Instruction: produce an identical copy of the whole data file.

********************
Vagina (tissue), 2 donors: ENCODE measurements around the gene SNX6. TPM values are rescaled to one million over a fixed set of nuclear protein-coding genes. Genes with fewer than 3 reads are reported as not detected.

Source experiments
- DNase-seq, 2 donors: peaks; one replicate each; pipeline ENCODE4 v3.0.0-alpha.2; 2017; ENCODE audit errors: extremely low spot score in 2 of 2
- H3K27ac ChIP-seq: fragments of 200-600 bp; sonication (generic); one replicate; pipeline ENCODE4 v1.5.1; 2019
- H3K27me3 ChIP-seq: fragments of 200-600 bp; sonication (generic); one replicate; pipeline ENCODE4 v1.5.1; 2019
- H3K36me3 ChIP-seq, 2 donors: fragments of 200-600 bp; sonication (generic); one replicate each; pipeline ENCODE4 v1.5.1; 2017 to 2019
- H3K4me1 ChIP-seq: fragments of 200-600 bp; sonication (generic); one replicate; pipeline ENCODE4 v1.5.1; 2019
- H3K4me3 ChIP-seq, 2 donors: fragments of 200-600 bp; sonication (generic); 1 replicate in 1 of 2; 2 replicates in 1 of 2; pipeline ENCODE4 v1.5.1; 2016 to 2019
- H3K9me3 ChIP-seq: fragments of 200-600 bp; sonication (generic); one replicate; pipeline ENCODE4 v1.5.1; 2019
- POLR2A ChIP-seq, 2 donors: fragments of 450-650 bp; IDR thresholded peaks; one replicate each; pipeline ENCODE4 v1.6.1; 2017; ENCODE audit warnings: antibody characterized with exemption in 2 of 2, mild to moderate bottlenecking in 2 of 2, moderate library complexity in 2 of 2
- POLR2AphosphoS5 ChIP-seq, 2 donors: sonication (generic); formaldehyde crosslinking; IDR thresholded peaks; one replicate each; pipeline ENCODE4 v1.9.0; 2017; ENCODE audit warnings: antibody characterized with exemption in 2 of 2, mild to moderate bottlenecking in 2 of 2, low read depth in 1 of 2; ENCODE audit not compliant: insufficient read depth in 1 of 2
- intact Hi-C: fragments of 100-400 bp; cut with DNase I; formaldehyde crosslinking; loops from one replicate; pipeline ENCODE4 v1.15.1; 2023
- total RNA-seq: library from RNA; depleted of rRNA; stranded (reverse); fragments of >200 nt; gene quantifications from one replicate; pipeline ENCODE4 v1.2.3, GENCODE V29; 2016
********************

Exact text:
Vagina (tissue), 2 donors: ENCODE measurements around the gene SNX6. TPM values are rescaled to one million over a fixed set of nuclear protein-coding genes. Genes with fewer than 3 reads are reported as not detected.

Source experiments
- DNase-seq, 2 donors: peaks; one replicate each; pipeline ENCODE4 v3.0.0-alpha.2; 2017; ENCODE audit errors: extremely low spot score in 2 of 2
- H3K27ac ChIP-seq: fragments of 200-600 bp; sonication (generic); one replicate; pipeline ENCODE4 v1.5.1; 2019
- H3K27me3 ChIP-seq: fragments of 200-600 bp; sonication (generic); one replicate; pipeline ENCODE4 v1.5.1; 2019
- H3K36me3 ChIP-seq, 2 donors: fragments of 200-600 bp; sonication (generic); one replicate each; pipeline ENCODE4 v1.5.1; 2017 to 2019
- H3K4me1 ChIP-seq: fragments of 200-600 bp; sonication (generic); one replicate; pipeline ENCODE4 v1.5.1; 2019
- H3K4me3 ChIP-seq, 2 donors: fragments of 200-600 bp; sonication (generic); 1 replicate in 1 of 2; 2 replicates in 1 of 2; pipeline ENCODE4 v1.5.1; 2016 to 2019
- H3K9me3 ChIP-seq: fragments of 200-600 bp; sonication (generic); one replicate; pipeline ENCODE4 v1.5.1; 2019
- POLR2A ChIP-seq, 2 donors: fragments of 450-650 bp; IDR thresholded peaks; one replicate each; pipeline ENCODE4 v1.6.1; 2017; ENCODE audit warnings: antibody characterized with exemption in 2 of 2, mild to moderate bottlenecking in 2 of 2, moderate library complexity in 2 of 2
- POLR2AphosphoS5 ChIP-seq, 2 donors: sonication (generic); formaldehyde crosslinking; IDR thresholded peaks; one replicate each; pipeline ENCODE4 v1.9.0; 2017; ENCODE audit warnings: antibody characterized with exemption in 2 of 2, mild to moderate bottlenecking in 2 of 2, low read depth in 1 of 2; ENCODE audit not compliant: insufficient read depth in 1 of 2
- intact Hi-C: fragments of 100-400 bp; cut with DNase I; formaldehyde crosslinking; loops from one replicate; pipeline ENCODE4 v1.15.1; 2023
- total RNA-seq: library from RNA; depleted of rRNA; stranded (reverse); fragments of >200 nt; gene quantifications from one replicate; pipeline ENCODE4 v1.2.3, GENCODE V29; 2016